If you don’t have a fake ID today and plan on going to a bar in New York City that isn’t a teen club you should get one tomorrow morning. Below, tales of stories of Bwoggers’ first fakes. Hi, Mom!
- I got my first fake ID in the parking lot of a Ross Department Store in downtown Los Angeles, it said I had “blonde” eyes. A merciless club bouncer took it away in Savannah, Georgia.
- I got my first fake when I was vising my sister at Columbia when she was a freshman. It worked beautifully for three years until one day on a skiing trip to Hunter, I lost my wallet and someone turned it in to the Lost & Found. Before giving my wallet back to me, the security guy asked me when my birthday was, so I told him. He then took out my fake and told me that I was committing a felony. He said he’d call the cops on me if he let me have it back.
- Toronto’s Yonge Street presents, for a few blocks, a slew of greasy basement shops cramped underneath the strip clubs and sports bars at street level. Several of these advertise: “$25! Best Fake ID In Town!” I picked my first up during Toronto LGBTQ Pride 2009. It’s perfect, although it looks only about as good as you could expect for the cost: in Toronto they see that it’s a Quebec ID and ask me only si je parle français (I do), while in New York they see that it’s in French and give up trying to read it.
- I (wisely) skipped my Frontiers lecture winter of freshman year to get my fake. It was freezing cold and raining/snowing, and when my friend and I first got to [we’re redacting the name in case it’s still open], the place was closed for lunch. We wandered around in the cold for hours, but the first ID they made misspelled my last name. Identity-fraud wary and proud of my semi-anglo last name, I insisted the guy make me another one with my name properly spelled. Two Maine IDs for the price of one.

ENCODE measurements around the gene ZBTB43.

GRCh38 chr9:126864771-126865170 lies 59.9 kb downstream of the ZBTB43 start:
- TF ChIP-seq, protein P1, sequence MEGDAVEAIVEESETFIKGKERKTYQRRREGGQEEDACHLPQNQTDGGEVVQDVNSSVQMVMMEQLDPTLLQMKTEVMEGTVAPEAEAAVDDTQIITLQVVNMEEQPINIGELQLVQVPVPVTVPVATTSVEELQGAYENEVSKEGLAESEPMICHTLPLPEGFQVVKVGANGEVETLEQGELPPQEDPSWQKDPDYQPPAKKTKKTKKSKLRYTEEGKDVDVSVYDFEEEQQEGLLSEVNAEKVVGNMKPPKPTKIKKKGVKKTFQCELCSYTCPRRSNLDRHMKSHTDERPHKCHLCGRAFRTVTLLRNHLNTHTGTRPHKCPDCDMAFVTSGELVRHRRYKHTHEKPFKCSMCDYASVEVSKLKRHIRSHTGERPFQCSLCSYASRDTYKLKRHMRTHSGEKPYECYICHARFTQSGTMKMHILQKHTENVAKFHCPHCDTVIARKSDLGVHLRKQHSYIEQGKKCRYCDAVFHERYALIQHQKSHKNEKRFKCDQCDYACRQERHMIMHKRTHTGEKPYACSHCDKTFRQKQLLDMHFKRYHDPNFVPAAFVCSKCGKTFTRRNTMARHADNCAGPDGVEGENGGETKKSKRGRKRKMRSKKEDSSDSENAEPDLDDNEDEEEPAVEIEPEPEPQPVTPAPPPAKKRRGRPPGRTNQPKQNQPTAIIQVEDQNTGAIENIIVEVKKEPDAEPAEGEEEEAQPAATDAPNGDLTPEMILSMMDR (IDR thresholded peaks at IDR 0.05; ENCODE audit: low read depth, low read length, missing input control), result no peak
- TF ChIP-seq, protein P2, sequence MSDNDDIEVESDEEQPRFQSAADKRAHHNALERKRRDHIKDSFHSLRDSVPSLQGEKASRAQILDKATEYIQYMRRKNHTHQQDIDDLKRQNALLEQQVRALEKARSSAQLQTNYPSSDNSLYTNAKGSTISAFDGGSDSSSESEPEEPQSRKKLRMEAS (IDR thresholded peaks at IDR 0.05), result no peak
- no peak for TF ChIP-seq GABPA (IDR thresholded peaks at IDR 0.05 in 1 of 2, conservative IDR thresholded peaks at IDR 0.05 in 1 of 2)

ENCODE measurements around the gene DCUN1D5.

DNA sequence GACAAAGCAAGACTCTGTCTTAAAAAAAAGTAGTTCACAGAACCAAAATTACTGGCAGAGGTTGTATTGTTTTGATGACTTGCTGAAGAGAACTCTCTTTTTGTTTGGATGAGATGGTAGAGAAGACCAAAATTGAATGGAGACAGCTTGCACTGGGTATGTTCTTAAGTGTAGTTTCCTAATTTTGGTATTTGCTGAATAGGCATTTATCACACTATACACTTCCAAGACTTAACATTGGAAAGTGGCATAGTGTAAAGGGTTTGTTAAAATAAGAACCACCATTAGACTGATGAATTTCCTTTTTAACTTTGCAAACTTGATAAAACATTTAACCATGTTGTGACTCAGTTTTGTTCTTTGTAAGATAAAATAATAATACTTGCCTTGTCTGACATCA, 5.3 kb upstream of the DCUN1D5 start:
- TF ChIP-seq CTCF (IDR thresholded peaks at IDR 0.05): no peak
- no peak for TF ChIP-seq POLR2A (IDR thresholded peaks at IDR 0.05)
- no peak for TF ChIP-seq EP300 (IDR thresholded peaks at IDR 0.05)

- I went to International to pick up a party-size bottle of Smirnoff, feeling like I knew what was up and how to play it cool – I mean I grew up in Brooklyn and I had my fake for like almost a whole year. When I got to the front of the line, said bottle of sminoroff in hand, the guy asked to see my id, so I – cool as cucumber – pulled out my trusty Delaware State id card – a non scan-able piece of junk I bought for $65 on Eighth Street in NYU land two summers previous. The back of the card actually read “THIS IS NOT A TRANSFERABLE ID CARD.” But hey, it worked – I mean most of the time. And I never even learned my address in Delaware.
Things continued to go smoothly, the guy did the usual glance at the card, glance at you thing, handed it back and began to ring up the vodka. I pulled out my credit card and handed to him. He looked at it.
“This isn’t the name on your id.” My fake id had my first and last name on it and the credit card had my mother’s first and maiden name on it. “What is this?”
“It’s my mom’s credit card! I promise!”
“It doesn’t matter whose it is –it’s illegal to use someone else’s credit card, did you know that? Be careful next time,” He said handing back the credit card.
“Crestfallen, humiliated and sure my night was ruined, I re-opened my wallet. “Hey, um, can I pay with cash then?”
He paused for a half second, then shrugged “Sure.”
So an early lesson in Morningside: International is tough on credit cards, lax on ids.